In “Jesus Goes to the Movies”, we see Jesus attending Hollywood’s version of his life in which a very muscular Jesus defeats Pontius Pilate and … “the king is dead, the people are revolting, the slaves are free, the city’s burning, the people up in arms, the dam busted, volcano erupting, army routed, Rome overthrown!”

    As the audience leaves the theater, one says “The end’s not like the book.” and Jesus replies “Believe me, it’s better!”

    I remember reading this when it came out and was SO glad when it was reprinted. Highly recommended.

  • Just wanted to weigh in as a man who is repulsed by this image of our Lord. There’s nothing redeeming about this image, and no defensible reason behind it. It’s exactly of a stripe with the disciples wishing to rain fire down on those that dishonored their dream-wish Messiah.

    Lord Bless.

  • How about Shamgar, son of Anath, who slayed 600 Philistines with an ox-goad? Or David who killed a giant, and then led armies into battle. What about the God who said that David was a man after His own heart.

    Perhaps this God that also dealt with David with mercy didn’t have as much of a problem with the dichotomy as we do.

  • The young hero stripped himself then (that was God Almighty),

    strong and resolute. He ascended onto the high gallows,

    brave in the sight of many, there, [since] he wished to release mankind.

    I trembled when the man embraced me. However, I dared not bow down to the earth,

    fall to the surface of the earth, but I had to stand fast.

    I was raised [as a] cross. I lifted up the mighty king….

    That’s from “The Dream of the Rood”. The image of Jesus as a strong young hero is not all that strange. The Heliand brings such an image out even more strongly, with the Twelve as his faithful thanes or housecarls.

    “What do they teach them in these schools?” 🙂

  • This thread has lifted up the parallels with the strong, virile, warrior Christ. The Dream of the Rood was especially interesting.

    But, in the billboard, Jesus seems to be breaking free of the cross prior to death, refusing the voluntary submission that seems important to other traditions. If he’s to take revenge for how he’s treated, in what sense did he willingly submit to it?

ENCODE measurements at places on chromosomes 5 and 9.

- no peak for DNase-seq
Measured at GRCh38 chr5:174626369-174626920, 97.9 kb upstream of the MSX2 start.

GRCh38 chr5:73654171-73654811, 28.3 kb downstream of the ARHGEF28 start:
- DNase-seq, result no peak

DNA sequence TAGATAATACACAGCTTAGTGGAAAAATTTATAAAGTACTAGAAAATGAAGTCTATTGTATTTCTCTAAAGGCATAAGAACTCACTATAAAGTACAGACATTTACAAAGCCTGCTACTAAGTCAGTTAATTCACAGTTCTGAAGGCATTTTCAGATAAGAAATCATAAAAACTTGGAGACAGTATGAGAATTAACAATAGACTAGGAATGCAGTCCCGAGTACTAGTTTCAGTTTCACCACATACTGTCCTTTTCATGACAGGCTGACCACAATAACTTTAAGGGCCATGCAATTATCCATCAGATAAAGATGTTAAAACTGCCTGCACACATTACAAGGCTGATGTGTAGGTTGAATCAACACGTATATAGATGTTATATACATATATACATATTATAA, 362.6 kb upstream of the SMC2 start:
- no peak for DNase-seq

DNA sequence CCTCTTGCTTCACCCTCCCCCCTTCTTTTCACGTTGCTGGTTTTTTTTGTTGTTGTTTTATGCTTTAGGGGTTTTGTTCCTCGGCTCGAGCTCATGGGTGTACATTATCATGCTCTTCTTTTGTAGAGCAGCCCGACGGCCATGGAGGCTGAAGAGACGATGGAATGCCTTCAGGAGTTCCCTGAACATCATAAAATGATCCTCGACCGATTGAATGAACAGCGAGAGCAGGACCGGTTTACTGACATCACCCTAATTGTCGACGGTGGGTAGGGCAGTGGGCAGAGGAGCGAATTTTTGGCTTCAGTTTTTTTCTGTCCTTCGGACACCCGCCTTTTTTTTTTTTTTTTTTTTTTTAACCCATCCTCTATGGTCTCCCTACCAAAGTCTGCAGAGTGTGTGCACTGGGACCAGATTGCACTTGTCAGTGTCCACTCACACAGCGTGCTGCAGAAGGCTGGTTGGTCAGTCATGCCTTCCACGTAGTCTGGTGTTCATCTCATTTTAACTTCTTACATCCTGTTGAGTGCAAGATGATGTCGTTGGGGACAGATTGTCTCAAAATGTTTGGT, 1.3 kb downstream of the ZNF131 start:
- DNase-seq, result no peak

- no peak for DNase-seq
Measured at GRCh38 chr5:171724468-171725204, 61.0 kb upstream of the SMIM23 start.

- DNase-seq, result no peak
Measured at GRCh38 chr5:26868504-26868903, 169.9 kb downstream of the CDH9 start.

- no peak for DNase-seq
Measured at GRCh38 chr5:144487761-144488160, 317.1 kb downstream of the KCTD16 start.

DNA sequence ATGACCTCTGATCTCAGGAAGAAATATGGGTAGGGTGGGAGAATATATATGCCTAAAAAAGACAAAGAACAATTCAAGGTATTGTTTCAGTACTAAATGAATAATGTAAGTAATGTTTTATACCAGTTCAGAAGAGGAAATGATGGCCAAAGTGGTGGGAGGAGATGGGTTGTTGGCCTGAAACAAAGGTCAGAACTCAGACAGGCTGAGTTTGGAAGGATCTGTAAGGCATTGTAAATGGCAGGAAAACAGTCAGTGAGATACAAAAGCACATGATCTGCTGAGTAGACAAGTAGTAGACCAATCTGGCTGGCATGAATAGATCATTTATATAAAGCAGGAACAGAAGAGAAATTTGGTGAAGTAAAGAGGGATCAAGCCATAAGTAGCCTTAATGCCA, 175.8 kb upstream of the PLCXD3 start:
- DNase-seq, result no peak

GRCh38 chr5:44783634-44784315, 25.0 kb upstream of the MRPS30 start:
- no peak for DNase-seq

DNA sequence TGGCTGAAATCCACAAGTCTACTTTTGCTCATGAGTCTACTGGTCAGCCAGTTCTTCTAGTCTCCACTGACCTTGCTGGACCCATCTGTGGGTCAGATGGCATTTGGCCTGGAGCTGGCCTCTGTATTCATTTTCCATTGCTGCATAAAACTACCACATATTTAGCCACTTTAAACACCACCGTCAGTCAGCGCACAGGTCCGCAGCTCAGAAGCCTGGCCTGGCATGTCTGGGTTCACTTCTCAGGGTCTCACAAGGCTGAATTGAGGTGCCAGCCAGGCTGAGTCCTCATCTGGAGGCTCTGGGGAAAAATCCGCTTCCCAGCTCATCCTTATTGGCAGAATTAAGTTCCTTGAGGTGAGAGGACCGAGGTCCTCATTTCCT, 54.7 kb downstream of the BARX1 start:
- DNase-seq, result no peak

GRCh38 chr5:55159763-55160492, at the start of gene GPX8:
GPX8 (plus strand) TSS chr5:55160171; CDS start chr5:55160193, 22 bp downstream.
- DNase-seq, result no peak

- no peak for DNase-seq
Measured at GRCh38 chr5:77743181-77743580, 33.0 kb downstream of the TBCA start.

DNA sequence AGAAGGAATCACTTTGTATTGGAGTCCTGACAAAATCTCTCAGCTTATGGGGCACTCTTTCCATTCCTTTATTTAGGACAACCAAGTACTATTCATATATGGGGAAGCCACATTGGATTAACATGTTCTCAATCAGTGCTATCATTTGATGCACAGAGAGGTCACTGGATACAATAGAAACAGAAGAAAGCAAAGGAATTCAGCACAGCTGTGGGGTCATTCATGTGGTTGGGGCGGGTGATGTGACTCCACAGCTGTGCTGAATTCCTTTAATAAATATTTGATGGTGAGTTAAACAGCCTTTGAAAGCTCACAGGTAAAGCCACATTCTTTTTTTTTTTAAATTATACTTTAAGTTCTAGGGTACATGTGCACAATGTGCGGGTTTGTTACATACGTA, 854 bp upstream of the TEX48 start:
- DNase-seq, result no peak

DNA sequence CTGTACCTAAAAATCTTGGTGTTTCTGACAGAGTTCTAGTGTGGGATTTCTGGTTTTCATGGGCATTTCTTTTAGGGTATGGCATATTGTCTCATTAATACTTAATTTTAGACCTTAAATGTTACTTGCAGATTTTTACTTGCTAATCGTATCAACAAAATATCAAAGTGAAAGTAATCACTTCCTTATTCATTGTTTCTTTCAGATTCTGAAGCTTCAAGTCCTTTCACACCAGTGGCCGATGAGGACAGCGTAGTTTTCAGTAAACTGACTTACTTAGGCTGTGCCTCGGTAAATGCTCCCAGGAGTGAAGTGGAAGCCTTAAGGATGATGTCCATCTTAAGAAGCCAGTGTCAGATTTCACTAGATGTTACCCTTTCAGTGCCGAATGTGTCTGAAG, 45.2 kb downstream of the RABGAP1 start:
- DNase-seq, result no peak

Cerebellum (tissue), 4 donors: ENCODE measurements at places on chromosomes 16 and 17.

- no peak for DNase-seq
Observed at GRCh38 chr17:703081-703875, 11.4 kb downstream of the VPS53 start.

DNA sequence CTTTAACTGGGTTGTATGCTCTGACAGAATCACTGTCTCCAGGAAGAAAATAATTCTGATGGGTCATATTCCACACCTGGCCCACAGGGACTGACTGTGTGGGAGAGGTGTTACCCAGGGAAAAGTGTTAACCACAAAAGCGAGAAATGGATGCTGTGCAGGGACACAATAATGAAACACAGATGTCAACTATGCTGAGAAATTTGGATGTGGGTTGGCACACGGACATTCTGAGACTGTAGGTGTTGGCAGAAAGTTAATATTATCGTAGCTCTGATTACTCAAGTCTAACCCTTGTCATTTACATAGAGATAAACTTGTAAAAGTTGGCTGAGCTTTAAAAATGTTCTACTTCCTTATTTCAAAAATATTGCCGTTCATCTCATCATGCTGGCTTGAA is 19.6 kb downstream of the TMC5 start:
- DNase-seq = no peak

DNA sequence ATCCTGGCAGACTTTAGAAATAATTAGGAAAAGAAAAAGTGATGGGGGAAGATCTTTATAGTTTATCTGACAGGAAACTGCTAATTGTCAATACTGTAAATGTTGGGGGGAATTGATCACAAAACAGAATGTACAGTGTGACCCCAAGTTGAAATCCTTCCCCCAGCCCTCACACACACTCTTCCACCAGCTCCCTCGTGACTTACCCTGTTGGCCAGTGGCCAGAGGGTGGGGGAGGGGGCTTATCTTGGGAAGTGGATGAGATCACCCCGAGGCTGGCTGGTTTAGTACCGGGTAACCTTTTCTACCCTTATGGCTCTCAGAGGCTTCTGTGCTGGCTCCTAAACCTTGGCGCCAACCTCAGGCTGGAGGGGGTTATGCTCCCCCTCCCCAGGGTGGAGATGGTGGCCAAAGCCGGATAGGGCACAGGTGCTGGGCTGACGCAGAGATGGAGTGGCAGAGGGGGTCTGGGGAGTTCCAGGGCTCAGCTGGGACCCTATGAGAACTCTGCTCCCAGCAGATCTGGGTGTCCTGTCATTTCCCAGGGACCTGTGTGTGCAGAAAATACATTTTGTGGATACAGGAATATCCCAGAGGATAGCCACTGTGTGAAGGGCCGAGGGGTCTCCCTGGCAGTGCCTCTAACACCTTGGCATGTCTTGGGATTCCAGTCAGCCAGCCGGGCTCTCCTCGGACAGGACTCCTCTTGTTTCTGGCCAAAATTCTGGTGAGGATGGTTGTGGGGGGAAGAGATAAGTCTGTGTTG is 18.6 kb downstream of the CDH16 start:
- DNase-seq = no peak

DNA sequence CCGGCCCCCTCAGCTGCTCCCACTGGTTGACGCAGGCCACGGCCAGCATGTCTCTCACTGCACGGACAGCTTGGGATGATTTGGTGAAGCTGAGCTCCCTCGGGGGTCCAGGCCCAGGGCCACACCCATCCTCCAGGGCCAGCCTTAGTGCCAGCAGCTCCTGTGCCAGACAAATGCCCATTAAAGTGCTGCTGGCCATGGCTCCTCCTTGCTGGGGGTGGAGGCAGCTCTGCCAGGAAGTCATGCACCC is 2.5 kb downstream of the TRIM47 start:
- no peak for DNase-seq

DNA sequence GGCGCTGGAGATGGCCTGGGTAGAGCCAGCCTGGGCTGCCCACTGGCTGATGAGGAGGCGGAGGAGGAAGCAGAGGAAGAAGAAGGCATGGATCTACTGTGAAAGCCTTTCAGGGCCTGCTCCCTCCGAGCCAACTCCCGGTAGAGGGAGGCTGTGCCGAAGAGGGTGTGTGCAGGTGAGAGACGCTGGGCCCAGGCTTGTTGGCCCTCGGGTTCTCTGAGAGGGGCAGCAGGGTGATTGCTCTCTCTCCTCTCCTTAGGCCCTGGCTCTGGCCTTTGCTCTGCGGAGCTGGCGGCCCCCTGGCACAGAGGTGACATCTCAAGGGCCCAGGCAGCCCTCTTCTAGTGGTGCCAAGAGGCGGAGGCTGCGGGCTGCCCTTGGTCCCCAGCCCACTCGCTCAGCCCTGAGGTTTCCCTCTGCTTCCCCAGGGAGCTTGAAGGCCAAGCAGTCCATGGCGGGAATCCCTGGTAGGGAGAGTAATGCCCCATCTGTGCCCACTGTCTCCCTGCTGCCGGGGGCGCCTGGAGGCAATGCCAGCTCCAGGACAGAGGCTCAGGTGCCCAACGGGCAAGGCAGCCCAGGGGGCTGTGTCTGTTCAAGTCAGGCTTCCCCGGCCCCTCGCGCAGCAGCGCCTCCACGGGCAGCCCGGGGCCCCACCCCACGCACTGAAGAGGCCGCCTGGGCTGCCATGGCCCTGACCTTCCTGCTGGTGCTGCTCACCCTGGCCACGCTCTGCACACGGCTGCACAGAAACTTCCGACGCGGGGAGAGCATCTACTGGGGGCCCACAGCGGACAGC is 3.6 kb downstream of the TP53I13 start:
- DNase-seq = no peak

• Missionaries have long worried over the tensions of “contextualization”: to get a religious message across, you need to put in the language of the audience. The dialect, the nuance, all needs to be there, both in how you talk and in all the little symbolic references.

    But that involves, inevitably, changing the meanings of the message. Playing around with connotations affects more substantive issues.

    If you’re selling the Gospel in America, you need to put it in the language of the people, and you need to pay close attention towhat pushes their buttons. The Gospel really takes off in the US early in the 19th c.–and especially in the South, which till then had been the most under-evangelicalized of regions.

    Why? Because regular folks seize the reigns of religion for themselves, and despite a lack of education and “book larnin'” get out and do it. They speak in the dialect of the people, and the people respond.

    It wasn’t always a pretty sight. Still isn’t.

    This is a perfect example of that. The South is the Bible Belt, but also full of “rednecks.” You don’t reach the “rednecks” by inviting them to a lecture on Karl Barth’s ecclesiology.

    You reference pop culture–here, Rambo and Terminator–and you associate Jesus with virtues they already admire.

    You lose things along the way–the Sermon on the Mount might not be the converted redneck’s favorite passage–or maybe it will be. Who knows?

    But don’t kid yourselves: Who do you want as a neighbor? The converted redneck who keeps pestering you about sending your kids to Vacation Bible School? Or the unconverted bathtub-speed-cookin’ redneck who raises hell until 4 AM every night and ends up stabbing his common-law wife on your front lawn?

  • I love the blending of Rambo, Terminator and Jesus. I also love the implied steroid use and the erection hiding just beneath the loin cloth. Cartoon Jesus for people who want cartoon philosophies and the simplicity of a god of limited complexity of thought and prone to simple minded and violent solutions; the consequences of which are visited upon the head of their children and their children’s children’s children for all time.

    I’m impressed that such a thing exists and has defenders who would publicly reveal such limited capacity for reason.

  • An extremely important book: Leo Steinberg’s The Sexuality of Christ in Renaissance and in Modern Oblivion. It puts this sort of imagery into its deep historical context.